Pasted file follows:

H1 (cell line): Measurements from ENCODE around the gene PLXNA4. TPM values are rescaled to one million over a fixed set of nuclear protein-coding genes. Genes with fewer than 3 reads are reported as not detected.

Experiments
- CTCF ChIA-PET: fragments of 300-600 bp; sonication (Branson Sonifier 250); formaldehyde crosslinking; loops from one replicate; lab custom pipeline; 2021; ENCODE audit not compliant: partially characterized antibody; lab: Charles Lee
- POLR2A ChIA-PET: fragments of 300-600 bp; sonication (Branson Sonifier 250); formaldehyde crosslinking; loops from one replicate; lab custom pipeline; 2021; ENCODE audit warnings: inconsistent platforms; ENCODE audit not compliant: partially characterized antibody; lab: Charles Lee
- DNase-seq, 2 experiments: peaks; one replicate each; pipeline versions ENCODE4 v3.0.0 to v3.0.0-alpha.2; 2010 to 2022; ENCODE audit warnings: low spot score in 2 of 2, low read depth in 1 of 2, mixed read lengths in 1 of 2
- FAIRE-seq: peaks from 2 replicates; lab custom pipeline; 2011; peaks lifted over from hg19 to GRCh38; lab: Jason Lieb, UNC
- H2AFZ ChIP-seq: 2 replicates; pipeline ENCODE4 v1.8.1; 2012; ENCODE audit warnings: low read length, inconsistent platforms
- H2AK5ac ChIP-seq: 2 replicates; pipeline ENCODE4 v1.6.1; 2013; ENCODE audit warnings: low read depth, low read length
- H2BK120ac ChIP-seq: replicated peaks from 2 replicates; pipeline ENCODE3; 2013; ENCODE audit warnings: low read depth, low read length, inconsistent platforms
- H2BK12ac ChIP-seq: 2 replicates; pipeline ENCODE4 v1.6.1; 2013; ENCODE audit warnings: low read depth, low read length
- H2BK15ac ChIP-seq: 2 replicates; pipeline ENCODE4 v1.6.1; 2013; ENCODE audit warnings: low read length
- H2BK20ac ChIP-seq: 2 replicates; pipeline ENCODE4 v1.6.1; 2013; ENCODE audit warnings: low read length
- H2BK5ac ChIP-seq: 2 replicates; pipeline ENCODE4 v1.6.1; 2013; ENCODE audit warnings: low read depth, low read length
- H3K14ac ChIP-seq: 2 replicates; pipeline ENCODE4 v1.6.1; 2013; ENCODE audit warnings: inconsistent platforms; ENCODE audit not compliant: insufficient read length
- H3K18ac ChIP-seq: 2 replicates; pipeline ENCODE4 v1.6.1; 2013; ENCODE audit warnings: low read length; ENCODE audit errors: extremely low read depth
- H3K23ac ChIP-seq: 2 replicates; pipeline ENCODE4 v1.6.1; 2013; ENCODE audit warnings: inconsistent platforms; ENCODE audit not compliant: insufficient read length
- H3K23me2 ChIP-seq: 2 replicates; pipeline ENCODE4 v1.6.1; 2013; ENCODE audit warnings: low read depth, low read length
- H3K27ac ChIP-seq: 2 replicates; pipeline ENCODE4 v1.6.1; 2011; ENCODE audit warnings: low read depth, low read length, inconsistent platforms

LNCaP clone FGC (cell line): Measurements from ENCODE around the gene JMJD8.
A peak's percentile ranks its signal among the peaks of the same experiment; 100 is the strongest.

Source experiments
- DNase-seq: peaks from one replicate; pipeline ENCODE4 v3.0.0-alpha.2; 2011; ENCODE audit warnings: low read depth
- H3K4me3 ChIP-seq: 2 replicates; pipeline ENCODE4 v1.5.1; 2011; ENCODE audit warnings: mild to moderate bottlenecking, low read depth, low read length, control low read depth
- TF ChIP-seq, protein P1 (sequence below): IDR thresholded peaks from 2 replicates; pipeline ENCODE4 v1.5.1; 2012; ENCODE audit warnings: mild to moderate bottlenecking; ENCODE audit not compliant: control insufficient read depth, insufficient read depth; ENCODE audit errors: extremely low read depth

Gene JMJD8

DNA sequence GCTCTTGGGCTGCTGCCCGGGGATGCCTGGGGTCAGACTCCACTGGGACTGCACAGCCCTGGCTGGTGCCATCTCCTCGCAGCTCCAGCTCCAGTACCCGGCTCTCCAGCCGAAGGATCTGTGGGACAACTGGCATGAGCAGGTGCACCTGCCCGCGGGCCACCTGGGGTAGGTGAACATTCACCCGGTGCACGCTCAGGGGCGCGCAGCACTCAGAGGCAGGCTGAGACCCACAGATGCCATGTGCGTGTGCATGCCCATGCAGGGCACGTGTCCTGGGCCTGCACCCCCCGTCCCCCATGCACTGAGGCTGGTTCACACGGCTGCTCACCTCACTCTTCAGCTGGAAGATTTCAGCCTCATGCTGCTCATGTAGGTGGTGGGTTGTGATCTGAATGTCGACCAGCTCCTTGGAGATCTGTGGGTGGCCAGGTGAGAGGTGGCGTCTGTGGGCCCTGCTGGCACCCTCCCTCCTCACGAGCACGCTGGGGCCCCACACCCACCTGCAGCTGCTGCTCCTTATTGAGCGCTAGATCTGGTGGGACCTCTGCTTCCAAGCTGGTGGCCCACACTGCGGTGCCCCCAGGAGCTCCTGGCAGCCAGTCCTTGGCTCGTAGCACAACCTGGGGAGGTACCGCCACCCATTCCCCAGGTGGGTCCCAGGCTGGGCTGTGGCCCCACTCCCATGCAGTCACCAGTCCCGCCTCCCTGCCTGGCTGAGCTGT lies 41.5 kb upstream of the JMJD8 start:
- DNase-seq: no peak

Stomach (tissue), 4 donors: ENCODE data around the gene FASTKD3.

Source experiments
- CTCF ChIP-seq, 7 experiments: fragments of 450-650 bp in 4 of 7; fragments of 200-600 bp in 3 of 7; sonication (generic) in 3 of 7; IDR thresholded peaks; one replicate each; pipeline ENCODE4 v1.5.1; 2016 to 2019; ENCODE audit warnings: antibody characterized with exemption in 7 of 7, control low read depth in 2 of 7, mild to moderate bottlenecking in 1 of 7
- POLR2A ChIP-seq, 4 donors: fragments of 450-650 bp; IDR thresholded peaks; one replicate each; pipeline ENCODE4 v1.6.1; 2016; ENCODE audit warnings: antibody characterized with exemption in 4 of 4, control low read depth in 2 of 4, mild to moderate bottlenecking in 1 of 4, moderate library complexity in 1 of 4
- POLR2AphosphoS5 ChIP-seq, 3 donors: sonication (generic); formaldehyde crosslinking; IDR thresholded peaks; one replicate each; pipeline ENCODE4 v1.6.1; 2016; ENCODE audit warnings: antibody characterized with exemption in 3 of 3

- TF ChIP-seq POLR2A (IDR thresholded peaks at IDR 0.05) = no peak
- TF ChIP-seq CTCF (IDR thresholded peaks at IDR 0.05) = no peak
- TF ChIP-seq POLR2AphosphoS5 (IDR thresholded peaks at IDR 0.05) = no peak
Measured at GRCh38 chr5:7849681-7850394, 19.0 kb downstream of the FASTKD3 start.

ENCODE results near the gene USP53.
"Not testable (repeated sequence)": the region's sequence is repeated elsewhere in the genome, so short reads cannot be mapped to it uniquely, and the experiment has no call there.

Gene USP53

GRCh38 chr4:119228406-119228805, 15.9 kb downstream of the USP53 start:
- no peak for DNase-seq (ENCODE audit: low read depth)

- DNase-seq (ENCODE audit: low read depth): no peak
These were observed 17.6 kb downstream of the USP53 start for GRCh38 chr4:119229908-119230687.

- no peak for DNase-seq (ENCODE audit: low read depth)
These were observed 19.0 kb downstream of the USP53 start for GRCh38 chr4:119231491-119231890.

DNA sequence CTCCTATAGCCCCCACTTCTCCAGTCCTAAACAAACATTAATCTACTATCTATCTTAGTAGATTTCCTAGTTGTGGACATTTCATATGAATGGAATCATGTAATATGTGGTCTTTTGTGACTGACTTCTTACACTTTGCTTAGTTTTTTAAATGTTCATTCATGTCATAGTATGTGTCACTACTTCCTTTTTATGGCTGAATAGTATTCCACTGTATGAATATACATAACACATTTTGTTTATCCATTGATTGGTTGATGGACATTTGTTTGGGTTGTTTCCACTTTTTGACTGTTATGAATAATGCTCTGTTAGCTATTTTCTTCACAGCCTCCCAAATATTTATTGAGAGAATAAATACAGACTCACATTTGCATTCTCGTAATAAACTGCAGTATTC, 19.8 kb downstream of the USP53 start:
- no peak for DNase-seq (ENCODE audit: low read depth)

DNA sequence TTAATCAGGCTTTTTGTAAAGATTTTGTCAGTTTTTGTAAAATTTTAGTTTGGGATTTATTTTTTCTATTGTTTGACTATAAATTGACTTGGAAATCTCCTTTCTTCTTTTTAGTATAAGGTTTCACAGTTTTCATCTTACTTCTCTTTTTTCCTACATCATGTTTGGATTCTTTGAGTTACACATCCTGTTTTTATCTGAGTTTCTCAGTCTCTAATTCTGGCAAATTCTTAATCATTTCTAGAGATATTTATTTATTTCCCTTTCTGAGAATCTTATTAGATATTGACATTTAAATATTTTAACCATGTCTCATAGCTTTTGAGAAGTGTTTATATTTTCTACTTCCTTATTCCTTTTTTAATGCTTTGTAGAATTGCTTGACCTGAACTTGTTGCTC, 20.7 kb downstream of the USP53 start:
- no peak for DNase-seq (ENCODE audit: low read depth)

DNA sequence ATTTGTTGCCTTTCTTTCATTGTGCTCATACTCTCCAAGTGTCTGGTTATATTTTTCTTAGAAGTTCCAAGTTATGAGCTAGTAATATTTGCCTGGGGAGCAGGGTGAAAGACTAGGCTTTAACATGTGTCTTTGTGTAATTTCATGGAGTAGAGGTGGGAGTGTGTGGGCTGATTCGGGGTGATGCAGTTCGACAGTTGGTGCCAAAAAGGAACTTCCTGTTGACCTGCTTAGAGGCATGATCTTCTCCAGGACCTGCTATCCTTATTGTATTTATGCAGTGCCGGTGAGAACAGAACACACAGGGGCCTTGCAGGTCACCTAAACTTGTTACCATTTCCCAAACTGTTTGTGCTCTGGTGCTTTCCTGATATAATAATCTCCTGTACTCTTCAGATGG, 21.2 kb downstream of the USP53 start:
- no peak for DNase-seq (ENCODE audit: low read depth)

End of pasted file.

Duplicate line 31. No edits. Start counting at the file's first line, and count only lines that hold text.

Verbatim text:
- POLR2A ChIP-seq, 4 donors: fragments of 450-650 bp; IDR thresholded peaks; one replicate each; pipeline ENCODE4 v1.6.1; 2016; ENCODE audit warnings: antibody characterized with exemption in 4 of 4, control low read depth in 2 of 4, mild to moderate bottlenecking in 1 of 4, moderate library complexity in 1 of 4